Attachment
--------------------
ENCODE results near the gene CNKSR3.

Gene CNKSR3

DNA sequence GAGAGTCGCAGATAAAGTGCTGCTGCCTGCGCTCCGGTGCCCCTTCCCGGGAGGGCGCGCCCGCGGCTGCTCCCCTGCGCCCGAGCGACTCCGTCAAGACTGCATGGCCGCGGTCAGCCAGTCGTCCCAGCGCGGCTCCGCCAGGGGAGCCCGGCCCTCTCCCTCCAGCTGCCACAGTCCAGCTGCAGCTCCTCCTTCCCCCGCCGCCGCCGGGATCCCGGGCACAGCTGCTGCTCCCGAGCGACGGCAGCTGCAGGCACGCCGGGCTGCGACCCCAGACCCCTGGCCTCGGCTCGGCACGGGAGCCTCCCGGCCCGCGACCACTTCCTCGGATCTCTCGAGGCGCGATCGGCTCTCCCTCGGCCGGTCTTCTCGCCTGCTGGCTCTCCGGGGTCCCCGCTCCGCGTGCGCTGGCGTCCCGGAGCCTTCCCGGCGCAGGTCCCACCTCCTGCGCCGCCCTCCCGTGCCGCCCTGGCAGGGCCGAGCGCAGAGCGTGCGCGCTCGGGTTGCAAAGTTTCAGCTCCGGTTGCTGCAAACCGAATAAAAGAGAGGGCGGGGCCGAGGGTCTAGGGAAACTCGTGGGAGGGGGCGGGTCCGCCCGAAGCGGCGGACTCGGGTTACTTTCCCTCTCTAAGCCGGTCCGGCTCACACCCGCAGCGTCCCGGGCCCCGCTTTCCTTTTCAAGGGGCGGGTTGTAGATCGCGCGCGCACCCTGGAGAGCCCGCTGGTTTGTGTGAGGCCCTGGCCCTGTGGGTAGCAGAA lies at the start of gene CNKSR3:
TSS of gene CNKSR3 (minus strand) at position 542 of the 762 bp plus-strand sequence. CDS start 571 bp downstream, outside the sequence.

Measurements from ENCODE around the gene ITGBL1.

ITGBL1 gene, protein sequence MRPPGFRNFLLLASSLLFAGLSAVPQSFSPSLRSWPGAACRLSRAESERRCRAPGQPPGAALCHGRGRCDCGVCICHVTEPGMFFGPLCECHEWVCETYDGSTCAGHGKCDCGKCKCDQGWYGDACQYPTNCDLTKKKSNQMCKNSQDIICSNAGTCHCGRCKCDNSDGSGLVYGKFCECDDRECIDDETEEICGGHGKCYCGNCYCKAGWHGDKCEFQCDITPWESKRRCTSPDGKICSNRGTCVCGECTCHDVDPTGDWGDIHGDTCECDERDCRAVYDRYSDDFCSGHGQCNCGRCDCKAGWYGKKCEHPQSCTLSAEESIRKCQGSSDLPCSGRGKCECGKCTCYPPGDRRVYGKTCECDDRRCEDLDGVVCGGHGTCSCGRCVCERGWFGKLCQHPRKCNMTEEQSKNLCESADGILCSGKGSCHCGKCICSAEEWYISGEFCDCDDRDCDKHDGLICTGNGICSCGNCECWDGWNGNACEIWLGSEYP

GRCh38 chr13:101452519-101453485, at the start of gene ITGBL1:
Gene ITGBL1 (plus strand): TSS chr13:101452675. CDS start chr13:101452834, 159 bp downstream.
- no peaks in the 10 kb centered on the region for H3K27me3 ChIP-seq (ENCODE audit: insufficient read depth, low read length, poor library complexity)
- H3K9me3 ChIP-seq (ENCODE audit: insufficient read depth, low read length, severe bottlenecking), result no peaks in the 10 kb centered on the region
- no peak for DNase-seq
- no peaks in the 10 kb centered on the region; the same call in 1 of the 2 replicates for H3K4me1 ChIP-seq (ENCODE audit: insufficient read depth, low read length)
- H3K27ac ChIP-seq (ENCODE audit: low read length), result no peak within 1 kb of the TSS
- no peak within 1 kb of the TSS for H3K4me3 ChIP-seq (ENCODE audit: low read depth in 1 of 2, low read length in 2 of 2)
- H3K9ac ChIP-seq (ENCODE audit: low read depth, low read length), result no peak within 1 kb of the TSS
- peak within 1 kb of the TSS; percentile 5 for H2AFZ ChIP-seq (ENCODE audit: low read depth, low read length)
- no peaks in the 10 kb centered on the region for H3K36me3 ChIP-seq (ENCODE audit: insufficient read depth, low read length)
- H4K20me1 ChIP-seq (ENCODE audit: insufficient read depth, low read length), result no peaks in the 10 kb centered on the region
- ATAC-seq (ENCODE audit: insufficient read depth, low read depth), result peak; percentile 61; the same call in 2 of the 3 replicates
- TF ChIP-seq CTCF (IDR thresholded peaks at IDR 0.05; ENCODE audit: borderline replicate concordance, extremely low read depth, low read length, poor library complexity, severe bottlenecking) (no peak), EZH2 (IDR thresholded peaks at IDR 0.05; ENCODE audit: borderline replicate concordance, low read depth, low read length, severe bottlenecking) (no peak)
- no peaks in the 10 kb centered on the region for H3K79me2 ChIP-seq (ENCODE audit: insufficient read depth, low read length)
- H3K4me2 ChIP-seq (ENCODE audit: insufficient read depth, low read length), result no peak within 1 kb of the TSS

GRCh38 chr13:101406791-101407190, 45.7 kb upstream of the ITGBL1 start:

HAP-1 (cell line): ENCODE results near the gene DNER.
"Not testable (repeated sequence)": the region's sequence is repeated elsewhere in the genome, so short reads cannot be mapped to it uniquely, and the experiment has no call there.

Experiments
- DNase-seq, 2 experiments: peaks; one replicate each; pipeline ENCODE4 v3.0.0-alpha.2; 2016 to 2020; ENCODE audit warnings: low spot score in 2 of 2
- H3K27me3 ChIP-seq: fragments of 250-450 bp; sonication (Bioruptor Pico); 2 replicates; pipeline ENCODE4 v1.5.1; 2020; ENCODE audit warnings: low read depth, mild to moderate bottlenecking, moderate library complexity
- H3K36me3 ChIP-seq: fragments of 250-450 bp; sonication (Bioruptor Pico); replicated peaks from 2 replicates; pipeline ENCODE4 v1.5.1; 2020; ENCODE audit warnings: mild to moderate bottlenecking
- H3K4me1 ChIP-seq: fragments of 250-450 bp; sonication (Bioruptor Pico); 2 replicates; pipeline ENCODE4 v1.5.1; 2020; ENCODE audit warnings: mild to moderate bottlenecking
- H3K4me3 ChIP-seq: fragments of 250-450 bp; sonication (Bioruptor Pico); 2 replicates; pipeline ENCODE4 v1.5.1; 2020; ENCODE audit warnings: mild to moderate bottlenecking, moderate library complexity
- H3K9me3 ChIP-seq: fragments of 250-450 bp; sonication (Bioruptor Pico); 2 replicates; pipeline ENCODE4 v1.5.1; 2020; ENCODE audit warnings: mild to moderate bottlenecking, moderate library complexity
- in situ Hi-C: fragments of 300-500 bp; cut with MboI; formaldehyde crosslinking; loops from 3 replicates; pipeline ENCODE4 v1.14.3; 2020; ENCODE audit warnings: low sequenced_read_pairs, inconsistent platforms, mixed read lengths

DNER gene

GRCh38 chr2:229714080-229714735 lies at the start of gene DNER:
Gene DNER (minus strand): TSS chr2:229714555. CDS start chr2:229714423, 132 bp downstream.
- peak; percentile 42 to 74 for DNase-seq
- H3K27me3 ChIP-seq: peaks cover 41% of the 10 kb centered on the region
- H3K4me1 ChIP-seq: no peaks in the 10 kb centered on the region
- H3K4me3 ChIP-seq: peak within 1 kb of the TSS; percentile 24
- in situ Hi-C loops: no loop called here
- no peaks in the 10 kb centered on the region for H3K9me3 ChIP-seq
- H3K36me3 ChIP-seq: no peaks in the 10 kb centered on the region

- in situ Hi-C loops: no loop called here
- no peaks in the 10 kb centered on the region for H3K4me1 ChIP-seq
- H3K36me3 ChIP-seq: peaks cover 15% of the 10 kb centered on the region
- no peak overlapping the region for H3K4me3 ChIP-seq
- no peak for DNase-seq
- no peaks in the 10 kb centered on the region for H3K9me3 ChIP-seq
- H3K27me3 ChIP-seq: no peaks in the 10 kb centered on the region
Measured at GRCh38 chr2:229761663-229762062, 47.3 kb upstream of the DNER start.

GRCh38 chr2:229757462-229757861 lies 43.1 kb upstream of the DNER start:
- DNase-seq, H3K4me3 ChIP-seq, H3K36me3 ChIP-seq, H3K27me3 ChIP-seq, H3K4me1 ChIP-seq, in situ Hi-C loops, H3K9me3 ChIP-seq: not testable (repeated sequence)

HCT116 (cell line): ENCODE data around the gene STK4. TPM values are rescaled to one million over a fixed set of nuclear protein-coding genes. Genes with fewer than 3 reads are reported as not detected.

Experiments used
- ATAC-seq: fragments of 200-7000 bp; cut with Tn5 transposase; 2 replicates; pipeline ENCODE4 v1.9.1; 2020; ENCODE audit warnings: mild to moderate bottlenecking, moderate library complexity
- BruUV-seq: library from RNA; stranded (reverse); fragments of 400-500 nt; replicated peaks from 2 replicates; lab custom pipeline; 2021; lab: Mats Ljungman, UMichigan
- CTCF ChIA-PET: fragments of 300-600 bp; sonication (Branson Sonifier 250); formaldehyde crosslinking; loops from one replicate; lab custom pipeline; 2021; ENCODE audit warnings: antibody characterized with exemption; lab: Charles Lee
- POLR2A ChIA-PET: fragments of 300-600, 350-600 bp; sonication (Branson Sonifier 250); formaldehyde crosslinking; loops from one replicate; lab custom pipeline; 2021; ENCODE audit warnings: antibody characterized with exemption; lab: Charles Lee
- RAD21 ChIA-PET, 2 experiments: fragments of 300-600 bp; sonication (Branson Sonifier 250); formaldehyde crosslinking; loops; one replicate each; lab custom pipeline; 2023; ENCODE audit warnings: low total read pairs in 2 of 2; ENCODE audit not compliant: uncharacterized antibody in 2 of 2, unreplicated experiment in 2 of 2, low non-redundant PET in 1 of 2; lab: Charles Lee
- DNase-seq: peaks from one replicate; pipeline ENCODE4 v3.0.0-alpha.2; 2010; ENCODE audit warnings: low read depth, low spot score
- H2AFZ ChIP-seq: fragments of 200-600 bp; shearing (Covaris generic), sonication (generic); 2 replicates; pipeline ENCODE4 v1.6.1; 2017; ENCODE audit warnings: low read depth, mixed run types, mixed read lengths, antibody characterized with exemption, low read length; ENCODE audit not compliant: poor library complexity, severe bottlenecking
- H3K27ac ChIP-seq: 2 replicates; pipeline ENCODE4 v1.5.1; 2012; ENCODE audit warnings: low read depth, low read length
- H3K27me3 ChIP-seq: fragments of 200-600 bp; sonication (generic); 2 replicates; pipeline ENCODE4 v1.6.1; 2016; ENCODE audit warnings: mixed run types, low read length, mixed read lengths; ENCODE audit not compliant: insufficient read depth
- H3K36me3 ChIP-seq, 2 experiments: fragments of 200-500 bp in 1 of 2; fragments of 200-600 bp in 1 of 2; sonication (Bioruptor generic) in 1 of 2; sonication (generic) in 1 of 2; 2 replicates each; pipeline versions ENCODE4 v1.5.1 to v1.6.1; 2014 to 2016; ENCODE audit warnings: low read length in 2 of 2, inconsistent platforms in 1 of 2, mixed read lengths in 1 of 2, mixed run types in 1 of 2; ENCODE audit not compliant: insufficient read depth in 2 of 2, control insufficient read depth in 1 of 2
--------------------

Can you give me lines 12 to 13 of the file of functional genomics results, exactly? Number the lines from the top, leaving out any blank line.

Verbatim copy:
- no peaks in the 10 kb centered on the region; the same call in 1 of the 2 replicates for H3K4me1 ChIP-seq (ENCODE audit: insufficient read depth, low read length)
- H3K27ac ChIP-seq (ENCODE audit: low read length), result no peak within 1 kb of the TSS